By Maggie Ward
THE MAJORITY OF TODAY’S chronic health conditions and the aches and pains that so many of us suffer from have one common cause, INFLAMMATION! Fortunately, Nature has provided us with some of the best ways to reduce chronic inflammation so we can feel better and live more productive lives. The inflammatory cascade is an important part of how the body fights infection and heals injury. However, if the process isn’t down regulated at some point, acute becomes chronic and that’s not good! Any condition ending in “-itis” indicates an inflammatory condition such as arthritis, tendinitis, bursitis and gastritis.
Hypertension, cancer, cardiovascular disease, diabetes, chronic fatigue syndrome, psoriasis, lupus, IBS, chronic back and neck pain, Alzheimer’s, Parkinson’s, multiple sclerosis and aging are also related to a pro-inflammatory state. The causes of chronic inflammation are multiple and for many result from a combination of nutritional imbalances, environmental toxins, chronic stress and pathogens. What you eat, breath, absorb and how you think and feel, all play a critical role in reducing and preventing inflammation.
Your diet can either contribute to inflammation or calm it down. Common Pro-Inflammatory Foods include:
- “Bad Fats”: Trans Fatty Acids /Hydrogenated oils (found in many packaged snack products and fried fast foods).
- Refined Sugars, synthetic and artificial sweeteners (like high fructose corn syrup, aspartame, saccharin), and “white” or highly refined flours
- Processed Meats and meat products preserved with synthetic or artificial preservatives like sodium nitrates or nitrites and were factory farmed.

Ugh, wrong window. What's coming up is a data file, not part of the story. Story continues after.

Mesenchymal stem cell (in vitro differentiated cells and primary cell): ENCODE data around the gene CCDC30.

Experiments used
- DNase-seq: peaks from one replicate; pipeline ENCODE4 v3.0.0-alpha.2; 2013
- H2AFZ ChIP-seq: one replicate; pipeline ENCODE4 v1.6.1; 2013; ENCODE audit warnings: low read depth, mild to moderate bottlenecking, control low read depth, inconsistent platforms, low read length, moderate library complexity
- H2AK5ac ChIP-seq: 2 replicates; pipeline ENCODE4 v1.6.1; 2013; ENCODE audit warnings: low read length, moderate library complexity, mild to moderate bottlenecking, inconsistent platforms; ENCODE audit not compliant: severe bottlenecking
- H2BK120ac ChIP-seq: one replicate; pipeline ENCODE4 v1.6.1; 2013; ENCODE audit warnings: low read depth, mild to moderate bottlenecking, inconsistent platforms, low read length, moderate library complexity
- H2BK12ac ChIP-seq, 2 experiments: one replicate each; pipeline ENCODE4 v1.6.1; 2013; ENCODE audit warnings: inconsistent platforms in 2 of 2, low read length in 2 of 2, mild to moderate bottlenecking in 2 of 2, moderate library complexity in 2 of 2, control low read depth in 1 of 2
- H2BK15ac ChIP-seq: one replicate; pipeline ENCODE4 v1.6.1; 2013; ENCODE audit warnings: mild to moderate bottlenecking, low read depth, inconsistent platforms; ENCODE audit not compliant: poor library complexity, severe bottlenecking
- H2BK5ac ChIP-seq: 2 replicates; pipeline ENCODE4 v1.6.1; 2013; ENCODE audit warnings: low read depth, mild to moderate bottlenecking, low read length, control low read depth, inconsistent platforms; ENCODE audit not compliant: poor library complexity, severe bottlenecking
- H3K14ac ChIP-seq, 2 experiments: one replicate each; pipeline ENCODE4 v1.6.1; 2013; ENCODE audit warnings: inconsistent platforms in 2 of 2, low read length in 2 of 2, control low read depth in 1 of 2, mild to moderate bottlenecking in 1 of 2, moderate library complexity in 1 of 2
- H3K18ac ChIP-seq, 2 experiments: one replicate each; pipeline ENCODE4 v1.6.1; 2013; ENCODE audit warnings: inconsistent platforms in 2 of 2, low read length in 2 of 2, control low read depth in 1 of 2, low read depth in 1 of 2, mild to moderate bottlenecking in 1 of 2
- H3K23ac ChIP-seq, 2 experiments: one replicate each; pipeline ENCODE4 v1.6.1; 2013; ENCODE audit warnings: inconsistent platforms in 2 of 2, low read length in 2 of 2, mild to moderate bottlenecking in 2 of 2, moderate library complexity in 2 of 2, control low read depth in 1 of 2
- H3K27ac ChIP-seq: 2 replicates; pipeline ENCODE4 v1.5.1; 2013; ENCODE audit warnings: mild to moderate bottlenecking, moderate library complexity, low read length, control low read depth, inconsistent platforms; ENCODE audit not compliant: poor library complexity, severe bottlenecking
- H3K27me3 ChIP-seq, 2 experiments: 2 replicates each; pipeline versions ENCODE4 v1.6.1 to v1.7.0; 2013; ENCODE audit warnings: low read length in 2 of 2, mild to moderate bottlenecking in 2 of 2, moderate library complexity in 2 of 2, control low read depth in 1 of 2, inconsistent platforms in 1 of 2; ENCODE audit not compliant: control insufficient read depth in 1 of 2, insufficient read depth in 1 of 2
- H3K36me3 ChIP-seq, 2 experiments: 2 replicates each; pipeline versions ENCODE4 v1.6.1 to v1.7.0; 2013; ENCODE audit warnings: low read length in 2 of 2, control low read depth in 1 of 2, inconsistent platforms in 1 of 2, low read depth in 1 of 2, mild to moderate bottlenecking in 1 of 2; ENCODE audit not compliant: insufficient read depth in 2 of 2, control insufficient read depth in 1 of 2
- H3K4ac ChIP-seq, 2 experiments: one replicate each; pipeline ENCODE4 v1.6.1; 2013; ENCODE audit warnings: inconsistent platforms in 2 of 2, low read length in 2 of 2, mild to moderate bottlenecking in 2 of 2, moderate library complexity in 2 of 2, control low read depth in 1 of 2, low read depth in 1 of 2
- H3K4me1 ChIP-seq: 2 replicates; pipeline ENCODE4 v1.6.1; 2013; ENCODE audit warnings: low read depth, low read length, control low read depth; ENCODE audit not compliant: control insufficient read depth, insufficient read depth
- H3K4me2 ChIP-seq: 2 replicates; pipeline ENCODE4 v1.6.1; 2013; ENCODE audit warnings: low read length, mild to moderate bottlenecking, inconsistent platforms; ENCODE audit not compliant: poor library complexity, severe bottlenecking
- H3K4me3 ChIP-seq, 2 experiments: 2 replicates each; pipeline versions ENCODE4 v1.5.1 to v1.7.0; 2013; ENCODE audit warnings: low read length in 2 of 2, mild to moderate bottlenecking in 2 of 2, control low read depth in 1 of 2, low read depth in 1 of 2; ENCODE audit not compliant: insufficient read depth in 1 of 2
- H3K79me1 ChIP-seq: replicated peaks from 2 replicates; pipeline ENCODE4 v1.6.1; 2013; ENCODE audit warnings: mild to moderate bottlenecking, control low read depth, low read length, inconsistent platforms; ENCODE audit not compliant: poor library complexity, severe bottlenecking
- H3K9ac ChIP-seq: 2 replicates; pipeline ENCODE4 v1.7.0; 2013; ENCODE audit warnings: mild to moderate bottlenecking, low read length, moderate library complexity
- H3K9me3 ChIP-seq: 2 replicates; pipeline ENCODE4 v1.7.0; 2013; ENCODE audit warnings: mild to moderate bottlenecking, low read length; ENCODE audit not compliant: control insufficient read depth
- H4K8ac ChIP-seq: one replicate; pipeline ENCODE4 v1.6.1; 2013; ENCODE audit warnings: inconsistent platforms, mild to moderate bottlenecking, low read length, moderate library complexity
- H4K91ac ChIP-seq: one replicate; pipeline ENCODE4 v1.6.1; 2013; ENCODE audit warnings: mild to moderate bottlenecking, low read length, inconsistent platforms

- Red Meat (grass fed beef, bison and lamb is less inflammatory because the fat content is different. Look for these in your local health food store).
Common Anti-Inflammatory Foods are what I refer to as Nature’s Ibuprofen. The one’s that top the list are:
- Organic berries and all fruits and vegetables because they contain various photochemicals like antioxidants (vitamins C, E, beta-carotene and various minerals), bioflavonoids (like quercitin, limonene, hesperidin), and fiber which is needed for daily elimination of waste and support the healthy balance of the micro flora of the digestive tract. Grown women should aim for at least 7 servings a day and men should get 9. A serving is between ½ – 1 cup. The more COLORS the better!
- Herbs and spices are showing some very promising research in reducing inflammation and are a culinary delight! They add flavor and powerful anti-inflammatory punch to your dishes!
- Turmeric (contains curcumin)
- Green tea
- Holy Basil